When visiting Paris for the first time, chances are you have a good full list of places, monuments and museums you do not want to miss... And chances are the millions of tourists who come to see the capital each year do too. Paris is still the most visited city in the world, and for a good reason ! It is full of unavoidable points of interest. The Louvre, the Eiffel Tower, Montmartre, Notre-Dame... These are a few of the places that host the most people all year long, and in which a visit is often preceeded by hours of queuing. So how can you organize your trip without having to spend half the time you have in waiting lines ? By anticipating. Here is a little overview on the main places of interest that Paris has to offer, and the best moment and time to go visit each of them without drowning in a crowd.
The Eiffel Tower
The Iron Lady is gorgeous when seen from the ground, or the Trocadéro square on the other side of the Seine. But if you want to go up to admire the view on Paris, know that you will have to wait for quite some time. The second floor of the tower is accessible through stairs, but if you want to go higher, elevators are the only way to go. For sure, there is no time during the year when you will be able to go up the Eiffel Tower without waiting, but it is certainly useful to know when the peak periods are so you can try and avoid them.
First of all, avoid going on week ends. If you do not have a choice, go in the morning (starting at 9.30 a.m) ! In general, the waiting lines are always shorter early in the morning, or in the evening between 6 and 11 p.m. As for the peak periods, the Eiffel Tower's website publishes a provisional timetable every year. Know that the highest peak period is between July 14th and August 24th. During this time of year, count on more than a three-hour wait if you have not booked your ticket in advance. If you are lucky enough to be visiting Paris outside of the summer, your best option is to go in the beginning of the week, and avoid bank holidays.
The Louvre is the most visited museum in Paris, so do not hope to completely avoid waiting in line. But if you book your ticket in advance, you will already save a lot of time. As for the best time to go, it is advised to enter before 11 a.m, and favor mondays and thursdays (the least crowded days). If you were planning on enjoying one of the late openings (from 8 to 10 p.m), choose the wednesday one over the friday one.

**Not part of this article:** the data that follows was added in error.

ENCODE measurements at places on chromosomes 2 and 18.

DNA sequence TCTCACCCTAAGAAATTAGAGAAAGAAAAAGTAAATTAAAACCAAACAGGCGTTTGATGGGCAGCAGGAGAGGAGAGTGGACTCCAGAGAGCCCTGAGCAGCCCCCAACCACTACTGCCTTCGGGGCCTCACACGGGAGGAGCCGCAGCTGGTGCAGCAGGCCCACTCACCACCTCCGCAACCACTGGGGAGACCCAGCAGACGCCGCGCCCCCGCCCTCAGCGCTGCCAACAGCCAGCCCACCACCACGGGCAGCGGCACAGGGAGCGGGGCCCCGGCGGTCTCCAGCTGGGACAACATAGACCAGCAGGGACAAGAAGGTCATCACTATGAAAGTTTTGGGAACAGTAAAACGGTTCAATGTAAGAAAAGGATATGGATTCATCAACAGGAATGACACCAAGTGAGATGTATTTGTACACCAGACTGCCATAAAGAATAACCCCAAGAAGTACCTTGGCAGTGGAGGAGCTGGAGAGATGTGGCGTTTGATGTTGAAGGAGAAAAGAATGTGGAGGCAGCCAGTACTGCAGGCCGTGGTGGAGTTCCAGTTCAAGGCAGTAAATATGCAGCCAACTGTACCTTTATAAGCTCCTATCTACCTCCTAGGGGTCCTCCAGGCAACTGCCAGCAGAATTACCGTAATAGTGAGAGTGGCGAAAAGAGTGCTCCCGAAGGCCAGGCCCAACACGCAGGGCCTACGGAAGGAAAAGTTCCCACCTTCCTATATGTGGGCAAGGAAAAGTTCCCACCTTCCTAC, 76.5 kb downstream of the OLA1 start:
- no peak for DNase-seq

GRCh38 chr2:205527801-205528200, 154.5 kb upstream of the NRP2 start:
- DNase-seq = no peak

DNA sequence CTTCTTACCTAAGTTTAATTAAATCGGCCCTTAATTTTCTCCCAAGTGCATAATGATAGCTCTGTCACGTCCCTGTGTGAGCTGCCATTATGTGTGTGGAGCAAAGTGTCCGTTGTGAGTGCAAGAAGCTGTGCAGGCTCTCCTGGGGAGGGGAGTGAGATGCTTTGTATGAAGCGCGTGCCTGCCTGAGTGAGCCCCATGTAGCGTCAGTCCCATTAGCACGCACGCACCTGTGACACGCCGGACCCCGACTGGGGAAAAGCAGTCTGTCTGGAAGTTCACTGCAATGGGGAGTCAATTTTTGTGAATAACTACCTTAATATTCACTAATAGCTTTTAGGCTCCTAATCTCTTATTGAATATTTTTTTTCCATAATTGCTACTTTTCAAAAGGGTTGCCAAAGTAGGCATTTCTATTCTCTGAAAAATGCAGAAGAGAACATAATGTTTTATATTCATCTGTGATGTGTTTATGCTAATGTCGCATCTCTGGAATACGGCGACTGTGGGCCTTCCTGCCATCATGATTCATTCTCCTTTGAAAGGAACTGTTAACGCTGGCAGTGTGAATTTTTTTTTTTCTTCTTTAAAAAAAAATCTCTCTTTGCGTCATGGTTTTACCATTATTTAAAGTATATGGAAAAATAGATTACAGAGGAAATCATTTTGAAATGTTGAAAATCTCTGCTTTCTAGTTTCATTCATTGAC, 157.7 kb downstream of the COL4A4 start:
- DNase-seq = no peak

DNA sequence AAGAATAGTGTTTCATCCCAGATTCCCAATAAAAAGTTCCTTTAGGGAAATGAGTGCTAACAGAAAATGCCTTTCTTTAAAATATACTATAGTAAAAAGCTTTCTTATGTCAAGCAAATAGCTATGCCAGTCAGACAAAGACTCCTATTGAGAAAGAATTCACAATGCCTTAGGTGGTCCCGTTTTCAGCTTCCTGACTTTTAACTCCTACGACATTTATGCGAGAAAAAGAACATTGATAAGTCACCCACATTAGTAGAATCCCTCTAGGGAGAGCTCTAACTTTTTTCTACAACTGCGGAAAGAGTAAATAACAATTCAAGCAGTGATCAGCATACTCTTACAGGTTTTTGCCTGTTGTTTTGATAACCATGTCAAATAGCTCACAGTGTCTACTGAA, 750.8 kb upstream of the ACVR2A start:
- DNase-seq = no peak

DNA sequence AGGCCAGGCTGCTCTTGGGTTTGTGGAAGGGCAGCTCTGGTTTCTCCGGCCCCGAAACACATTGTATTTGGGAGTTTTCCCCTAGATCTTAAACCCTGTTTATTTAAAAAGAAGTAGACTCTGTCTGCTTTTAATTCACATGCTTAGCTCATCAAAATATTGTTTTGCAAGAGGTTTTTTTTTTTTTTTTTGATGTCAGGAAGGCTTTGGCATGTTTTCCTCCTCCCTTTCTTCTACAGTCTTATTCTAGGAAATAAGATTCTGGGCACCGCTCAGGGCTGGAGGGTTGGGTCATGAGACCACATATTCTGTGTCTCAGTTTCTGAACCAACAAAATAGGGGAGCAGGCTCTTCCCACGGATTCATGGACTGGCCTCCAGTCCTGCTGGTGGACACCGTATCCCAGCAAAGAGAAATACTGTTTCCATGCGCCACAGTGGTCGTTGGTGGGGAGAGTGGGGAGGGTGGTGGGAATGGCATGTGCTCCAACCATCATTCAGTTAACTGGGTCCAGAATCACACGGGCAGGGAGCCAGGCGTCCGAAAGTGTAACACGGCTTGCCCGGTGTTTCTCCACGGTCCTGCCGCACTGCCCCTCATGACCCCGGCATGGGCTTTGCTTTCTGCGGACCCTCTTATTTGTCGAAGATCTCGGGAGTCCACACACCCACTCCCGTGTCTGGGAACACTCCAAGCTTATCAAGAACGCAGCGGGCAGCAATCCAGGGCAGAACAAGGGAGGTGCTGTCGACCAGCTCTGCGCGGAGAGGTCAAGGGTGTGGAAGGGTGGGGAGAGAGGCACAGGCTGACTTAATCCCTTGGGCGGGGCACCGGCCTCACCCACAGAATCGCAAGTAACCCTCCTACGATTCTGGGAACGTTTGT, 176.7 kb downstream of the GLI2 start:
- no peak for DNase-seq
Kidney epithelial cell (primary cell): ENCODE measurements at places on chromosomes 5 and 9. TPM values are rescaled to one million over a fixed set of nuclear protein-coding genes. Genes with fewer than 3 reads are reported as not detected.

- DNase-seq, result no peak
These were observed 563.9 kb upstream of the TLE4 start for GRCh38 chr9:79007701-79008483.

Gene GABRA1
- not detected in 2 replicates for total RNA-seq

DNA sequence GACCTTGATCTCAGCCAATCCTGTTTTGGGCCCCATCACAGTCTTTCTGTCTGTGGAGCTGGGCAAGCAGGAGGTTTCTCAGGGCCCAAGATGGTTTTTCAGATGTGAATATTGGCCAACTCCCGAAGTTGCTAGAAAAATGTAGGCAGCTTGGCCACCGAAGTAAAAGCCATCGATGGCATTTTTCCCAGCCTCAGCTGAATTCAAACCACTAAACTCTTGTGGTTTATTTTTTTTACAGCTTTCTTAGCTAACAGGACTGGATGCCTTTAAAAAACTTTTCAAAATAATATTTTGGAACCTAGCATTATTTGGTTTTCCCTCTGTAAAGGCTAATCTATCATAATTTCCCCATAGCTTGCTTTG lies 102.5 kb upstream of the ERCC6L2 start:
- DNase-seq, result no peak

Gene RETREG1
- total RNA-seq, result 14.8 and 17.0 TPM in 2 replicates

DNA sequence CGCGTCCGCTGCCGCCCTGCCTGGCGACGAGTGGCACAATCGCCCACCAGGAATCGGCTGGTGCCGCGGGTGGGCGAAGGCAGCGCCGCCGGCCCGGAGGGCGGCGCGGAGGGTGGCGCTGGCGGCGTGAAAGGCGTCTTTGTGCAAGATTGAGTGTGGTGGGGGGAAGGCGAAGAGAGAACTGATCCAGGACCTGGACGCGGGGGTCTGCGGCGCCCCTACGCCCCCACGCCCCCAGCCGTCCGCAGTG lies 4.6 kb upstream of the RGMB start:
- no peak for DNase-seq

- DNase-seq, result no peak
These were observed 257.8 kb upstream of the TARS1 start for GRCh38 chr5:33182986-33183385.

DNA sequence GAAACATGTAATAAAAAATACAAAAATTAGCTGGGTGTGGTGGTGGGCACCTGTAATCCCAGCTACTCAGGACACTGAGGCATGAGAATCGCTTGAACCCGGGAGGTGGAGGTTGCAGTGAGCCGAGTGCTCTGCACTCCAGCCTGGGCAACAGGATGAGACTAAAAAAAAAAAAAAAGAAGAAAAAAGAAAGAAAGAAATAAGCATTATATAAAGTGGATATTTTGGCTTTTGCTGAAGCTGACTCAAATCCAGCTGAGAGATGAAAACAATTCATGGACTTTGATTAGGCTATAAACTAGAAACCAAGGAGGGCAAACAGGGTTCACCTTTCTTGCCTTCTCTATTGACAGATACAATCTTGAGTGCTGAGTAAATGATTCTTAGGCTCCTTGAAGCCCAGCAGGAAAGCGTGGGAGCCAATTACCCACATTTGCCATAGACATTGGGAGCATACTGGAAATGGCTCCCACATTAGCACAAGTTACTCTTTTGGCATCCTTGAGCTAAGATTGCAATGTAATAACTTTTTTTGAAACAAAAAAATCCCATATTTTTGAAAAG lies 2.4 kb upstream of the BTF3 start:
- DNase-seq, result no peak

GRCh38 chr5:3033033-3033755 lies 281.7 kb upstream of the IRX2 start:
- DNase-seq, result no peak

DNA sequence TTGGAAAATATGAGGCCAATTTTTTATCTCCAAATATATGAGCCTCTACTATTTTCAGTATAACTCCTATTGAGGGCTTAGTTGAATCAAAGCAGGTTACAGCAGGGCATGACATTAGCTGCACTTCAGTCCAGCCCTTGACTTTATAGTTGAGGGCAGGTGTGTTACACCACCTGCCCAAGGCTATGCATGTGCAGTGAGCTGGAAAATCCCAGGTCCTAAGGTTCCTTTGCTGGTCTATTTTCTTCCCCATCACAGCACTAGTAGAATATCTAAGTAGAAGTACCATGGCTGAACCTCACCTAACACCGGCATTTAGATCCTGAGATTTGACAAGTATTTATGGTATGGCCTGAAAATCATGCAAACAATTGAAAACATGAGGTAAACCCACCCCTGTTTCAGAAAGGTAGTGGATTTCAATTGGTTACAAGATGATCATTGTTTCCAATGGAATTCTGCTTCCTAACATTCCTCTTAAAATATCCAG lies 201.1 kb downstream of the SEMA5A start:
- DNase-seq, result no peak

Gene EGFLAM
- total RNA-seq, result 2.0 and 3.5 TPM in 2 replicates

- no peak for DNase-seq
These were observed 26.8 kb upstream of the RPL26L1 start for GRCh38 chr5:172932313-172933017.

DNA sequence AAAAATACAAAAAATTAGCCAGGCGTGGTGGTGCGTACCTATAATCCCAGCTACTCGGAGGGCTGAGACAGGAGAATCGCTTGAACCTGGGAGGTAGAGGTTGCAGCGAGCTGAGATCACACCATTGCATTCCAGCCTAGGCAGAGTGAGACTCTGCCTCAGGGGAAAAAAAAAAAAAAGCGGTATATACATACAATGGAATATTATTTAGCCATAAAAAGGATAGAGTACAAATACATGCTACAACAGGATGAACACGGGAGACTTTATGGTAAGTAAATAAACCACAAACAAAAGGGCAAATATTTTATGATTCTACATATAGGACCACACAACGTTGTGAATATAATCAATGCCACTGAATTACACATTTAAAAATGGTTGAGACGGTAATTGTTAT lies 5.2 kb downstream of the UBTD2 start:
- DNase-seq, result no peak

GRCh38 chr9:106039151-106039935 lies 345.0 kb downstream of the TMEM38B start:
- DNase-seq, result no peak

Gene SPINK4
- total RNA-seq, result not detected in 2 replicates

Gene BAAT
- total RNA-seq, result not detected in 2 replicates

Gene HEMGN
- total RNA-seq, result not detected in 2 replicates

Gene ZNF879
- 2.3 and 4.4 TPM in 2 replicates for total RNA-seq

The Orsay Museum
The Orsay Museum is one to visit in the morning. To enjoy the sunrays of midday peaking through the glass ceilings in the cafeteria on the top floor after your visit, but also to avoid peak periods. To quietly enjoy the tremendous collections and building without having to wait for too long, it is advised to go from wednesdays to fridays before 2 p.m. Or, take advantage of the museum's late opening on thursdays (between 6 and 9.45 p.m), where there are generally fewer people.
The Pompidou Center
The best time to go and visit this modern art museum is in the evening (between 6 and 9 p.m) on week days. If you must go during the week-end, favor this time period as well, or go during lunchtime (from 12 p.m to 2 p.m) to make sure you avoid the longest waiting lines.
The Grévin Museum
With its famous wax mannequins, the Grévin museum is a kids favorite. So avoid at any cost going on a wednesday, when it is by far the most crowded. The most quiet days are thursdays and fridays, and the museum is generally less crowded between 11 a.m and 1 p.m, and between 3 and 5 p.m.
The Notre-Dame cathedral
Good news : the Notre-Dame cathedral usually does not have long waiting lines (sometimes none at all). To visit this tremendous monument that is even more beautiful on the inside than it is on the outside, favor the afternoons, the time period between 2 and 5.45 p.m being the most quiet every day of the week.
The Sainte Chapelle
Although is it barely visible from the street, people very well know about how gorgeous the Sainte Chapelle is, which means that you will generally have to wait for about an hour to get in. To avoid the biggest peak periods, try to go in the morning before 11 a.m, or during lunchtime in the beginning of the week.
The Sacré Coeur (Montmartre)
The queue in front of the basilica can look a bit scary, but rest assured it moves quite fast. However, to enjoy your visit without being too crowded, avoid going on week ends or on wednesdays, and plan your visit before 2 p.m if you can.
This magnificent street going down the Arc de Triomphe is certainly a crowded one ! On the bright side, the stores open until very late in the evening (usually 11 p.m), and the sight is particularly impressive at this time of day. To make the most of it, walk along the avenue after dusk, avoiding week end days if possible, especially sundays when the sidewalks are busy to say the least.
Want to make anticipation your thing ?
To keep up with the peak periods everywhere you go, you can download the Hurikat app for free. Constantly updated, it lists millions of places around the world, and could very well come in handy if you hate waiting in line.